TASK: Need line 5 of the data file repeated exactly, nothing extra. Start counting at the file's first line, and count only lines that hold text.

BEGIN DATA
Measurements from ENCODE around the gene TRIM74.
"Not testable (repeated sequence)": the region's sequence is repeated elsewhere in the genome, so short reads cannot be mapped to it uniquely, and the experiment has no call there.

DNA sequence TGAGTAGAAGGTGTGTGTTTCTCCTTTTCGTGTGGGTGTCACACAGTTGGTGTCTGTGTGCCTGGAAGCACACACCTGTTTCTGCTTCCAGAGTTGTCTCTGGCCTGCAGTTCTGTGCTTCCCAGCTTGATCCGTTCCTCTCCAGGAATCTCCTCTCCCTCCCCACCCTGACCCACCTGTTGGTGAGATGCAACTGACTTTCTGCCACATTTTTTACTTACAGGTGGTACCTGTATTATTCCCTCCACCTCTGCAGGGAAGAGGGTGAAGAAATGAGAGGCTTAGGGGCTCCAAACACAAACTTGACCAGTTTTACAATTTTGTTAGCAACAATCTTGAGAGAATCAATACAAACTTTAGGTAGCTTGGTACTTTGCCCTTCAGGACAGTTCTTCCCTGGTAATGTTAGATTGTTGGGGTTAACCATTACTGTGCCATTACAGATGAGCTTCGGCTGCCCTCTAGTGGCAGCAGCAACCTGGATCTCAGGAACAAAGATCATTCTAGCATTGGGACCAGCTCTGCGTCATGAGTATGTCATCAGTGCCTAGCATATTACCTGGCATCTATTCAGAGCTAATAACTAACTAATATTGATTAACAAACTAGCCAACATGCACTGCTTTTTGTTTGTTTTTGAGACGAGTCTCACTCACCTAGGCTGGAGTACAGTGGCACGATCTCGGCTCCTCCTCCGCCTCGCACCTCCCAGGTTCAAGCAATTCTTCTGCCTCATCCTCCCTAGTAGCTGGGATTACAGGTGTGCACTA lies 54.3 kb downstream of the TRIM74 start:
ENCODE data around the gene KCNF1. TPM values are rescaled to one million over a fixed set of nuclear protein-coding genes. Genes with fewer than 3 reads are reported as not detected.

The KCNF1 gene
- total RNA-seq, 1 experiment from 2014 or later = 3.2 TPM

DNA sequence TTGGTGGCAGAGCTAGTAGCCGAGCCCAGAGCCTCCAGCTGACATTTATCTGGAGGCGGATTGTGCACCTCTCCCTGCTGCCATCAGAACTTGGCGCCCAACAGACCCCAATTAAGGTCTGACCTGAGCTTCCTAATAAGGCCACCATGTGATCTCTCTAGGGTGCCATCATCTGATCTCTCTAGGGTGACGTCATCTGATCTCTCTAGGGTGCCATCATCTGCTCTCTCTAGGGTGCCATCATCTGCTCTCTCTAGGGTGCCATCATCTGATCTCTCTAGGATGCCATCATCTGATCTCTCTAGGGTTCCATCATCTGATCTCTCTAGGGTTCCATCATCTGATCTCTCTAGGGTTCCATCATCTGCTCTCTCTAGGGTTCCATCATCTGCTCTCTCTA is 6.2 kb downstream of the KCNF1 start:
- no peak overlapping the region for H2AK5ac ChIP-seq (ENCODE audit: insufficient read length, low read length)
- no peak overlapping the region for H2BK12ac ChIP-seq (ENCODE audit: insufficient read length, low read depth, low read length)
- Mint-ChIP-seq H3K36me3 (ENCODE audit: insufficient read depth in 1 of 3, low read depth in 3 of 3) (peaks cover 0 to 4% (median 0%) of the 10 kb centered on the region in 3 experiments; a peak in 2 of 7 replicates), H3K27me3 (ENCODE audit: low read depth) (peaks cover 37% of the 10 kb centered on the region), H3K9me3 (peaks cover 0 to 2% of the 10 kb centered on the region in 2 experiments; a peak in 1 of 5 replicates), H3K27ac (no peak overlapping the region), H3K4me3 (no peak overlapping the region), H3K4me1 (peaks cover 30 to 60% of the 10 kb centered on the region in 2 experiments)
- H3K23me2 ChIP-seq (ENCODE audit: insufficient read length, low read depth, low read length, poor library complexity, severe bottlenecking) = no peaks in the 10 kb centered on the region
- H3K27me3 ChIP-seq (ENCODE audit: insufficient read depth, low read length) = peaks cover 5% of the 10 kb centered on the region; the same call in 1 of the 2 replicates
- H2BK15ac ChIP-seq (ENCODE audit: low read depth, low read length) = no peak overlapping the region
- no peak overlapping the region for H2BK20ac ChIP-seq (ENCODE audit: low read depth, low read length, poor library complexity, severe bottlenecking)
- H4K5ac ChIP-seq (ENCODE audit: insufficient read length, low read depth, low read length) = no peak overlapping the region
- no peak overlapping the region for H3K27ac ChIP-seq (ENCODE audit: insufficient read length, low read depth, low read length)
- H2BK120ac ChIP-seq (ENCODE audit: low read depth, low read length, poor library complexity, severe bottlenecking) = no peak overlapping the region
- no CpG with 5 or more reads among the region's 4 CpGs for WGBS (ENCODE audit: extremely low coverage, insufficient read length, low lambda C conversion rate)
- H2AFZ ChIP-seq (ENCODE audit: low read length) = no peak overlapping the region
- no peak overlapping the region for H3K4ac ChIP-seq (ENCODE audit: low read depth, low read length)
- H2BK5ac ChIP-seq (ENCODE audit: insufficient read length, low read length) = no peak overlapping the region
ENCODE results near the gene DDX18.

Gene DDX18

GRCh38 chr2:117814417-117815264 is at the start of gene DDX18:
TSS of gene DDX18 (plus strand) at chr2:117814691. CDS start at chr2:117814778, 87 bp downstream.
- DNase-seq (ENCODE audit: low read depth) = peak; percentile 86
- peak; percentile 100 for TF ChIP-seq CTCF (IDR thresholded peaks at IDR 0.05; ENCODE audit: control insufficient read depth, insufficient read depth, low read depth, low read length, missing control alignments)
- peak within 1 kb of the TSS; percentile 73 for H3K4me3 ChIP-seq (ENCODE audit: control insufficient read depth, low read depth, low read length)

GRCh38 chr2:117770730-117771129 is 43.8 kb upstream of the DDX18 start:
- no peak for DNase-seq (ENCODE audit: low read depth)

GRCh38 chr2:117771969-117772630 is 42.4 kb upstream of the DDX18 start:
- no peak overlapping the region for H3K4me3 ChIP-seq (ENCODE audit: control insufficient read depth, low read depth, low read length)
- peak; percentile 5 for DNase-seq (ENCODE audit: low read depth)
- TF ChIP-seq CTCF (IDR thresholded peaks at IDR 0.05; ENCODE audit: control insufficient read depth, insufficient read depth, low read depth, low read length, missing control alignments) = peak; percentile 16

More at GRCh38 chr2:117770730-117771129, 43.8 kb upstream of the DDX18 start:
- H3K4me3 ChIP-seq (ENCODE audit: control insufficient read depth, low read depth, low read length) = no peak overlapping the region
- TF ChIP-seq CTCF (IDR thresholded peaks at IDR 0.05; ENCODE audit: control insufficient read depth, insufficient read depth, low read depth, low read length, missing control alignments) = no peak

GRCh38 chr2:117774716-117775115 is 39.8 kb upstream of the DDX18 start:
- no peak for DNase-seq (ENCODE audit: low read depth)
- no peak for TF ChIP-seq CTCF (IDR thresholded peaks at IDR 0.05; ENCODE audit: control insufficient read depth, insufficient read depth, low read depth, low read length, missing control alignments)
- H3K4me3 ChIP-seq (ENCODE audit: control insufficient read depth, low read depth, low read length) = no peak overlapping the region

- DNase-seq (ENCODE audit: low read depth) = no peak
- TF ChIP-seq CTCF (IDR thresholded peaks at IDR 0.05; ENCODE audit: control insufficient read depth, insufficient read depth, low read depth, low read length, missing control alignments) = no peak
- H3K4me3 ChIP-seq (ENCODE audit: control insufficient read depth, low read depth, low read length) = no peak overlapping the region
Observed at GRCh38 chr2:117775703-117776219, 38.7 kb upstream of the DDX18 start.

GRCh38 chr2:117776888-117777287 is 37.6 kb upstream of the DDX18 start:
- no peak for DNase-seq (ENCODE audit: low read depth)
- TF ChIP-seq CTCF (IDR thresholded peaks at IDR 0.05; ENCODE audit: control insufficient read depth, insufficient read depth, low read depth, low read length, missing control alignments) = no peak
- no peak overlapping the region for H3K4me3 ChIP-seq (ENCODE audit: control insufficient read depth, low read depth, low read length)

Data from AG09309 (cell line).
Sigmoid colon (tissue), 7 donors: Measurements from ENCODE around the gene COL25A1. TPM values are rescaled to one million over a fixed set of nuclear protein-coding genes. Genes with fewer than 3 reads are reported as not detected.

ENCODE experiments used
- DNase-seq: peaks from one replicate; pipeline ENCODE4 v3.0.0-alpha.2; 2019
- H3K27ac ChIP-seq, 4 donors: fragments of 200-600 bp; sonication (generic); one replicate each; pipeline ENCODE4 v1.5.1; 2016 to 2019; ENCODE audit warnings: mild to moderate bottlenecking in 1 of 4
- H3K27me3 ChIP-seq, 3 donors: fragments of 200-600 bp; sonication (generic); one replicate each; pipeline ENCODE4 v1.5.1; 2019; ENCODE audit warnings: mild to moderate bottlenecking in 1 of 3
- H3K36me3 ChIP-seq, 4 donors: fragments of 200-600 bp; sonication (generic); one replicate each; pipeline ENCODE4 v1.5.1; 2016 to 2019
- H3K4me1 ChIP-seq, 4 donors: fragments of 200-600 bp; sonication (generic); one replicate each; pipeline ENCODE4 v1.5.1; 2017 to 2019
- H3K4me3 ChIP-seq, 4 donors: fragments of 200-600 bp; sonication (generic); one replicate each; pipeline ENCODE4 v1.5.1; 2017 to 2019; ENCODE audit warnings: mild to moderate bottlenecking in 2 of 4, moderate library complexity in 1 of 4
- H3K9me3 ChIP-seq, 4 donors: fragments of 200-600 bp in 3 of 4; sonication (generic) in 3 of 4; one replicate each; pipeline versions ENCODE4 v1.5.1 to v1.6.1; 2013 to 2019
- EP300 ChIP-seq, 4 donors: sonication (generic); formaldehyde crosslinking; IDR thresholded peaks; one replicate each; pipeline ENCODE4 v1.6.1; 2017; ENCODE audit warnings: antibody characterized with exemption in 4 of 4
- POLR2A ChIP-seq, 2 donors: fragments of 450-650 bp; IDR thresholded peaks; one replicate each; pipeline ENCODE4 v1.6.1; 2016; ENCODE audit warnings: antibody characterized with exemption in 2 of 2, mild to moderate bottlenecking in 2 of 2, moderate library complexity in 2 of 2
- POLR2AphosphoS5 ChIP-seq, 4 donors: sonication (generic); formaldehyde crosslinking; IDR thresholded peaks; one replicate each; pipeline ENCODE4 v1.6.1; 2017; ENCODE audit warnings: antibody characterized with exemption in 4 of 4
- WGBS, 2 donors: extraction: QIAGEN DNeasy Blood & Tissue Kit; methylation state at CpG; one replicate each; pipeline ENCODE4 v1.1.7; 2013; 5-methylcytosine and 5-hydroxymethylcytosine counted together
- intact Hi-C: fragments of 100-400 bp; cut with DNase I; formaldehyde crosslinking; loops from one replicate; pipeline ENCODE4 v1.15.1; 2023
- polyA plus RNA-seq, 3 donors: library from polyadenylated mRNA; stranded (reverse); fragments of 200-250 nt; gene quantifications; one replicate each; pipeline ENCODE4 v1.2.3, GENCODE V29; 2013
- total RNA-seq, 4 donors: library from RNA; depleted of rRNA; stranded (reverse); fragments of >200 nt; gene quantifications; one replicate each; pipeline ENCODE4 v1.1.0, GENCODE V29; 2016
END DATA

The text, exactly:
The KCNF1 gene